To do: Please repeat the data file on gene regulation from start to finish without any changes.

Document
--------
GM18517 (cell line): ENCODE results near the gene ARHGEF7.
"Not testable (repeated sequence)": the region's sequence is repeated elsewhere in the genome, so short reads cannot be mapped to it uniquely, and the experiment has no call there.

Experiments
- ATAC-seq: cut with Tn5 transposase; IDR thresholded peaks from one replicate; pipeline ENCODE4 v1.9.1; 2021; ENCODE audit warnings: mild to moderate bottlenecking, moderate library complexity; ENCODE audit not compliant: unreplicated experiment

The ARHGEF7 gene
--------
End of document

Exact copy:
GM18517 (cell line): ENCODE results near the gene ARHGEF7.
"Not testable (repeated sequence)": the region's sequence is repeated elsewhere in the genome, so short reads cannot be mapped to it uniquely, and the experiment has no call there.

Experiments
- ATAC-seq: cut with Tn5 transposase; IDR thresholded peaks from one replicate; pipeline ENCODE4 v1.9.1; 2021; ENCODE audit warnings: mild to moderate bottlenecking, moderate library complexity; ENCODE audit not compliant: unreplicated experiment

The ARHGEF7 gene